Friday, April 11, 2014

Review of WWFTC in The Quivering Pen 2014

Kevin just got my favorite review to date! David Abrams reviewed Kevin's short story collection We Were Flying to Chicago. David Abrams is the author of Fobbit, a novel that came out in 2012 to a ton of great reviews.

Here's my favorite sentence, "I'm attracted to Clouther's writing by its blunt, simple style... Dare I say that I hear Raymond Carver and Ernest Hemingway echoing in my head?" - David Abrams

Read the whole review on Abrams's book blog, The Quivering Pen.

Cartagena, Colombia 2010
Rocking his Hemingway face in Cartagena in 2010

Other fun reviews:
"Kevin Clouther's collection of wry, funny, big-hearted stories is utterly satisfying and unexpected, like scratching an itch you didn't know you had."
Rebecca Johns, author of The Countess

"Kevin Clouther's remarkable collection illustrates, page by page, the unique joys of reading short fiction. By turns subversive and poignant, darkly humorous and deeply moving, these ten stories show us the author's expansive range and the heart that drives his imagination. Clouther's beautifully rendered characters will stay with you long after you've finished the book--you'll see them on the street, in the office, in your mirror. "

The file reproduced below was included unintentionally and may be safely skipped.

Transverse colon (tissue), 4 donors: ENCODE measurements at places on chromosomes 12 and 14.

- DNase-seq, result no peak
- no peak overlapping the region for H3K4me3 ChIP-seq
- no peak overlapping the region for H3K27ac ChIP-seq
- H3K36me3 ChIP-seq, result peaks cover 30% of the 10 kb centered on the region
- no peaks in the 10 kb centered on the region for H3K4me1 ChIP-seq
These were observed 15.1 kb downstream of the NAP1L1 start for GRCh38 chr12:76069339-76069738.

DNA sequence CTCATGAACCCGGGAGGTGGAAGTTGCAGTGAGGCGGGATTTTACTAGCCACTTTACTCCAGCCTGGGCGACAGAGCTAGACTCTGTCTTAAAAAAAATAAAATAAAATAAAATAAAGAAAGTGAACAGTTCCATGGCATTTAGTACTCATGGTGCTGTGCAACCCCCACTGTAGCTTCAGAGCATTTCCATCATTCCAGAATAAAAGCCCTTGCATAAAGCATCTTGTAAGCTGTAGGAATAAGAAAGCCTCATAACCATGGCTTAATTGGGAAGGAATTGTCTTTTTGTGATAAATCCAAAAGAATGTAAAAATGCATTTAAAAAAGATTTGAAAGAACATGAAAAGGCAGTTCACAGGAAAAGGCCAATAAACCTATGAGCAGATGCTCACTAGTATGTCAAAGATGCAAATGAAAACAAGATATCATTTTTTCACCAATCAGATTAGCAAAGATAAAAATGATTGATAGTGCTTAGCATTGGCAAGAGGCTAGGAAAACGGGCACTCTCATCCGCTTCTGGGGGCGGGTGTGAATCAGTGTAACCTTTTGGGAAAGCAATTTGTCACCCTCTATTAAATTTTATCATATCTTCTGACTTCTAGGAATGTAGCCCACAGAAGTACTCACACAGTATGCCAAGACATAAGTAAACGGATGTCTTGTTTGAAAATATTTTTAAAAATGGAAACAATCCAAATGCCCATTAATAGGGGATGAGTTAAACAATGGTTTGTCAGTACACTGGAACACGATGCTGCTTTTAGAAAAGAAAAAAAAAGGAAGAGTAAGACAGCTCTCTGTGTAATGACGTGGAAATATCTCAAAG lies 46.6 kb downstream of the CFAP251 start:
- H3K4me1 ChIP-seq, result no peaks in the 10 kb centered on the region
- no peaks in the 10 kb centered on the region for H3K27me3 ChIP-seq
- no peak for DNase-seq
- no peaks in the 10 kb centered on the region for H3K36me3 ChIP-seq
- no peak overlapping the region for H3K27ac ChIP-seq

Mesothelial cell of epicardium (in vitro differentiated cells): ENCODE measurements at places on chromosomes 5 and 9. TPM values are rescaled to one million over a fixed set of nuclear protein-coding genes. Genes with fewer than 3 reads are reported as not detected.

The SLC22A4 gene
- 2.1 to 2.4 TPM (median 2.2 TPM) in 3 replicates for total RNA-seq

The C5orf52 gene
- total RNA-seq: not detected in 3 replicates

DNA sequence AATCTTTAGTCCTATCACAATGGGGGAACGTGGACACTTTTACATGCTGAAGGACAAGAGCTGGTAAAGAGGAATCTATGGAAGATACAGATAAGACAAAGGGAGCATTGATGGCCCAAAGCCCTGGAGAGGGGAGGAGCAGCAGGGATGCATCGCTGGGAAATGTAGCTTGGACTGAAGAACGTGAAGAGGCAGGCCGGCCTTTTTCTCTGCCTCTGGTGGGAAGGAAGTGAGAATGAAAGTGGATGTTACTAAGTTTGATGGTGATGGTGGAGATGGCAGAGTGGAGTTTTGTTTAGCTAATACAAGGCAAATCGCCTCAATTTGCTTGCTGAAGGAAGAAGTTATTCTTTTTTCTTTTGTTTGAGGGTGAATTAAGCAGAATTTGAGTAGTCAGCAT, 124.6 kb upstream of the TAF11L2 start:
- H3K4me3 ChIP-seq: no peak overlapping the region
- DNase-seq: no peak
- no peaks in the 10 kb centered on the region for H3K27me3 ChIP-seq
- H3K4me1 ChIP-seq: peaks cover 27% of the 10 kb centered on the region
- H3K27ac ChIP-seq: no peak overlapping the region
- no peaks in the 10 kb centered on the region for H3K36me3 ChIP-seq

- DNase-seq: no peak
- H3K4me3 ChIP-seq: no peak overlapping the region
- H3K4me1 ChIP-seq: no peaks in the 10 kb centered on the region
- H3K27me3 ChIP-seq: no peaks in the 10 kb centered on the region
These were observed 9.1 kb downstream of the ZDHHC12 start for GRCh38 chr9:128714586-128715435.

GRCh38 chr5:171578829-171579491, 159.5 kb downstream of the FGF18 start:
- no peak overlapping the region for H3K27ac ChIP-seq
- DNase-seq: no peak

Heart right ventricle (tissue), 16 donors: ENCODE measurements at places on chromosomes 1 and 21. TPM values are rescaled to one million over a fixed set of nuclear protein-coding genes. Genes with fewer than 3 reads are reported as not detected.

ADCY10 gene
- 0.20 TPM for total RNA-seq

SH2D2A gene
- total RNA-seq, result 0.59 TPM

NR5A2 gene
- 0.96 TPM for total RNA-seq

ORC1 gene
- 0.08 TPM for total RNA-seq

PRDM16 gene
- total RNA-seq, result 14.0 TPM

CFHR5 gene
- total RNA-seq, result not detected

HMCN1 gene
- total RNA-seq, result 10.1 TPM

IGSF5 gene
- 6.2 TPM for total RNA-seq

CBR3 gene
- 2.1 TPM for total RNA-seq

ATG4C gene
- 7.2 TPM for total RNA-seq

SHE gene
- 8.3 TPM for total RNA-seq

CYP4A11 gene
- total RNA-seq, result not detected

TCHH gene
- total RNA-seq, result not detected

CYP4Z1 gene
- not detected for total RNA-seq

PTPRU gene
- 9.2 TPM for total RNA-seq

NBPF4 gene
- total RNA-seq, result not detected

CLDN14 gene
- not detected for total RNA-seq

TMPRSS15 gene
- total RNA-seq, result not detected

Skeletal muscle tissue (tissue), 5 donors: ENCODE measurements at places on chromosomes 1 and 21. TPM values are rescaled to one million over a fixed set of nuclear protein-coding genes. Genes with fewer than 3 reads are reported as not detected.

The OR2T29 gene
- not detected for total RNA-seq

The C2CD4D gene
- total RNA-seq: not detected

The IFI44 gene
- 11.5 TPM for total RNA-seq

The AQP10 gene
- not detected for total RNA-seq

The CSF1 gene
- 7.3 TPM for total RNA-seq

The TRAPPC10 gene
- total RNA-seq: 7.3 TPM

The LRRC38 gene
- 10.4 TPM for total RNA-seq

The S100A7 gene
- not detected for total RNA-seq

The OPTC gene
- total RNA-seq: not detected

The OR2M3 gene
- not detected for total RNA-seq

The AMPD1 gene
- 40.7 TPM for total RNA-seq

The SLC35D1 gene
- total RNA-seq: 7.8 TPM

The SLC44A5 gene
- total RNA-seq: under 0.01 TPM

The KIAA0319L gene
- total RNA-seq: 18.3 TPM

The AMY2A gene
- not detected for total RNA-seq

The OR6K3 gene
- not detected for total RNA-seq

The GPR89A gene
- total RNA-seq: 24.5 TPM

Bret Anthony Johnston, author of Corpus Christi: Stories

"The 10 entries in Clouther’s debut collection all display a sure-handed grasp of craft. The first and last stories are the best. In the former, the title story, deft and subtle shifts of perspective among a group of young women lead to a well-earned concluding insight. Better still is the emotionally complex final selection, 'Puritan Hotel, Barnstable,' about two brothers, Michael and Connor, dealing with Connor’s cancer treatment."
Publishers Weekly

“[These] stories develop an intimate voice and the reader can feel characters’ hopes and despair. The title story is a particular standout. A group of airplane passengers are stuck on a layover; the story is told from their collective perspective ("For no good reason, we were flying to Chicago," it begins). The first-person plural point of view is inviting and fresh.”—Kirkus

We Were Flying to Chicago
We Were Flying to Chicago cover

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